A key example of the latter move occurred in January when the Bank of Japan announced on its website a “quantitative and qualitative monetary easing with a negative interest rate,” cutting interest rates by 20 basis points, to -0.1%. It also kept the door open for more cutting “if necessary.”

Regarding low returns, endowments were hit hardest, with more than 80% of the 31 endowments tracked by P&I returning in the red for the year ended June 30.

No. 5: New fiduciary standard

No. 5 on the list was the release in April of the final fiduciary standard by the Department of Labor, which broadened the definition of fiduciary advice. The DOL's efforts to create that standard throughout 2015 was the top story last year from P&I's editors.

The release in April of the final “conflict of interest” standard as defined by Labor Secretary Thomas Perez broadened the definition of fiduciary duties but did say plan sponsors can continue to provide investment advice without triggering those duties.

Mr. Perez said in an April briefing that the standard is a “fundamental principle of consumer protection” because it requires anyone giving retirement investment advice to act in their client's best interests. “It's no longer a marketing slogan; it's the law,” he said at the time.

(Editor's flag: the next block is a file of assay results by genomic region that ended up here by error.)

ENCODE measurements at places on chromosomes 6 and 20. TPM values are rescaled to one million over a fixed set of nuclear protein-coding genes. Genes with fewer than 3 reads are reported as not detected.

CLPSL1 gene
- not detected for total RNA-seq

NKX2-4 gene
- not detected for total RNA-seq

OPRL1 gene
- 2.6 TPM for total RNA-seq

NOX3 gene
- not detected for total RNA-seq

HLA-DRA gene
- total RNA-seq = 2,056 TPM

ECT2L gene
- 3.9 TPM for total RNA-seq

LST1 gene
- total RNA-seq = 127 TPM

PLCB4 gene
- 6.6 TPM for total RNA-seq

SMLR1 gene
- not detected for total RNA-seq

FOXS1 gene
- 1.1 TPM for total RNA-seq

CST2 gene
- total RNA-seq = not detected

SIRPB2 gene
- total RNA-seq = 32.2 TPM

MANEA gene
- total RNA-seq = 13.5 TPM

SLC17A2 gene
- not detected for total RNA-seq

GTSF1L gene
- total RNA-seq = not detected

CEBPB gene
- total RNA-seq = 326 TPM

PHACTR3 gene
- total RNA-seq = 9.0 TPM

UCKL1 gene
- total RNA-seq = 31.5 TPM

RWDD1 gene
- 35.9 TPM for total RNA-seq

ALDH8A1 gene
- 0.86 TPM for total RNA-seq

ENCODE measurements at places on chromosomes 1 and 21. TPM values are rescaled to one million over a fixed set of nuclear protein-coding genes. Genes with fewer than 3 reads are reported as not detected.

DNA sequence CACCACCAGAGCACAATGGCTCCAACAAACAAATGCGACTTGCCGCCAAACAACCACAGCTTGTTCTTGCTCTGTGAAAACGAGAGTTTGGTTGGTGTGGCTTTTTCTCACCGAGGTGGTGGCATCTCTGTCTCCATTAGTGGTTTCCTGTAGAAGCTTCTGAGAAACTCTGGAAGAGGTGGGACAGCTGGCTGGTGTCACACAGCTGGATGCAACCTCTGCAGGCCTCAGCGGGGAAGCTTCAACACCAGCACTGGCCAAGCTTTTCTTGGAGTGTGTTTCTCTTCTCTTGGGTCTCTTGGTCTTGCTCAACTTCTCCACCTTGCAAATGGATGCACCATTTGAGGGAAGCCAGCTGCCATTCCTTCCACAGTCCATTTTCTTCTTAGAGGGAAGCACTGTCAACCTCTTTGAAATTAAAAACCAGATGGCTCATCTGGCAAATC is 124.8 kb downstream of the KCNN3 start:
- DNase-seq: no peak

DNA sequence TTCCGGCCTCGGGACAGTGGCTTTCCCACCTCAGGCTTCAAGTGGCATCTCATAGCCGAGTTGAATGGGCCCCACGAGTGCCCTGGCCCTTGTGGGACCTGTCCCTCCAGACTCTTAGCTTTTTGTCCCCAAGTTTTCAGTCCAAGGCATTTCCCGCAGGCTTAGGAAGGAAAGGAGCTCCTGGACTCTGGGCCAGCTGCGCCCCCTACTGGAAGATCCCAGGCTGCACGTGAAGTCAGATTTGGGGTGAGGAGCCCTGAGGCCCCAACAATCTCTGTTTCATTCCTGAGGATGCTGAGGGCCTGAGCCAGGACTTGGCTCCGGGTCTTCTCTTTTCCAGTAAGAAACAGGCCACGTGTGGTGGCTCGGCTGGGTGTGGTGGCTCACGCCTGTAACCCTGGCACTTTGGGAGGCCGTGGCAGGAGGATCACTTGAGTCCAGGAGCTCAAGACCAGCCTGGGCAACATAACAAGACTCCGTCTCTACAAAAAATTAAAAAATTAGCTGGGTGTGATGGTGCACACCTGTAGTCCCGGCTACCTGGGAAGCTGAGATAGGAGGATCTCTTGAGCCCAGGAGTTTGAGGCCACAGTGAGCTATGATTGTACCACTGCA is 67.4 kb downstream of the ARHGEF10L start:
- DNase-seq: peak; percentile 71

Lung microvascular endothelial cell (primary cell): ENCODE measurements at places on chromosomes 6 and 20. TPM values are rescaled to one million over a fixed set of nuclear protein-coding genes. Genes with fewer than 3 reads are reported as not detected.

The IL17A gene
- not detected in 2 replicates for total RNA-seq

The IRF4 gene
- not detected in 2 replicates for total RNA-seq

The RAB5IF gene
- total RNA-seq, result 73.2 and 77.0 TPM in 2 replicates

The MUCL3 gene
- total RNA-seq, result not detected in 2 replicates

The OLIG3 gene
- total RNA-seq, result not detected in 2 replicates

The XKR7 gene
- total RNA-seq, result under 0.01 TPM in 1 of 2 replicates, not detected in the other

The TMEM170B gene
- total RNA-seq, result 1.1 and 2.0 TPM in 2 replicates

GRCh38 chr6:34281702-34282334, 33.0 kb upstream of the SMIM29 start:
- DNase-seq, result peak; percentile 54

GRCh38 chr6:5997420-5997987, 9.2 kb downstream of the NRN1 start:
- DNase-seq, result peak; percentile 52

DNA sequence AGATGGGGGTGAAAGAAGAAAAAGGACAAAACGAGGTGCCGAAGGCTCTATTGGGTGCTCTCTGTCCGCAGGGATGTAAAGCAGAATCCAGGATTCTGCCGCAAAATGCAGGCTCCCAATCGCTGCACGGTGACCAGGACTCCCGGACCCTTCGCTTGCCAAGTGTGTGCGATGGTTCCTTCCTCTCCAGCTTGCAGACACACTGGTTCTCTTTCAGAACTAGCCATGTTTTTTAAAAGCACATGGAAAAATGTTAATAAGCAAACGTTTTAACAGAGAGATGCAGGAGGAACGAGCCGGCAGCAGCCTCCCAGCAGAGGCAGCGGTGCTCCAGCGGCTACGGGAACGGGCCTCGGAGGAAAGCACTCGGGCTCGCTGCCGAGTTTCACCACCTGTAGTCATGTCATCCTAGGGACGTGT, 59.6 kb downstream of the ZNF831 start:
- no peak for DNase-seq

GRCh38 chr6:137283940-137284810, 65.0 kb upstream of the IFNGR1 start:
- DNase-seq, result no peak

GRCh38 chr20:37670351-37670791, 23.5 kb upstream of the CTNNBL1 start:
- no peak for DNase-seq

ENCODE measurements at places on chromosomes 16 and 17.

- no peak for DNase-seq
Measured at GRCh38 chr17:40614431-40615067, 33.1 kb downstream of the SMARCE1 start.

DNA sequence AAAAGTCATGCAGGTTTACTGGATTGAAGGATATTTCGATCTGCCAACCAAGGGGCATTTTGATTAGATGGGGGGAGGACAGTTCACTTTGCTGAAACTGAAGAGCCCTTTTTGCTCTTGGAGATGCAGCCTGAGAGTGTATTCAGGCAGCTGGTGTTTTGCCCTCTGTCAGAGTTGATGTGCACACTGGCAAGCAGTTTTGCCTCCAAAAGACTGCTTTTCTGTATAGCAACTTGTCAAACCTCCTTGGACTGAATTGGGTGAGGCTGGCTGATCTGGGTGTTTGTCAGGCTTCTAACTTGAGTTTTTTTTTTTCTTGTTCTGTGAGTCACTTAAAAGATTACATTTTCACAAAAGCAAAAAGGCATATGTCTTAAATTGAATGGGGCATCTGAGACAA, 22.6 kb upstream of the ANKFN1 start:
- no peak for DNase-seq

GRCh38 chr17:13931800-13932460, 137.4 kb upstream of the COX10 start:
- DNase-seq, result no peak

The future of the standard is now in doubt as President-elect Trump has announced his intention to eliminate it.

The rest

The rest of P&I's top 10 stories were:

No. 6: The growing momentum of state-based private-sector retirement plans, led by California, where Gov. Edmund G. Brown Jr. signed legislation in September to implement a state-run Secure Choice retirement savings program for 7 million private-sector employees who lack access to a workplace plan.

No. 7: The continuing emphasis on private equity fees, resulting in the $303.6 billion California Public Employees' Retirement System, Sacramento, now exploring options to change its private equity program.

No. 8: Volatility's comeback, first at the beginning of the year due to concerns with China and again at the end of the second quarter following the Brexit vote.

No. 9: An increase in highly visible fiduciary-breach lawsuits by participants against plan sponsors, including lawsuits against FMC Corp. and Walt Disney Co. for their investments in Sequoia Corp., Target Corp. and Wells Fargo & Co. regarding their company stock funds, and lawsuits against nearly a dozen universities regarding a variety of high-fee allegations in 403(b) plans.

No. 10: Turmoil for hedge fund managers created by significant redemptions by plans like the $73 billion New Jersey Pension Fund, managed by the New Jersey Division of Investment, Trenton, which is culling $1.8 billion, and the $7.7 billion Rhode Island Employees' Retirement System, Providence, managed by the Rhode Island State Investment Commission, redeeming $585 million. n

This article originally appeared in the December 26, 2016 print issue as, "Brexit, Trump victory cap unexpected year".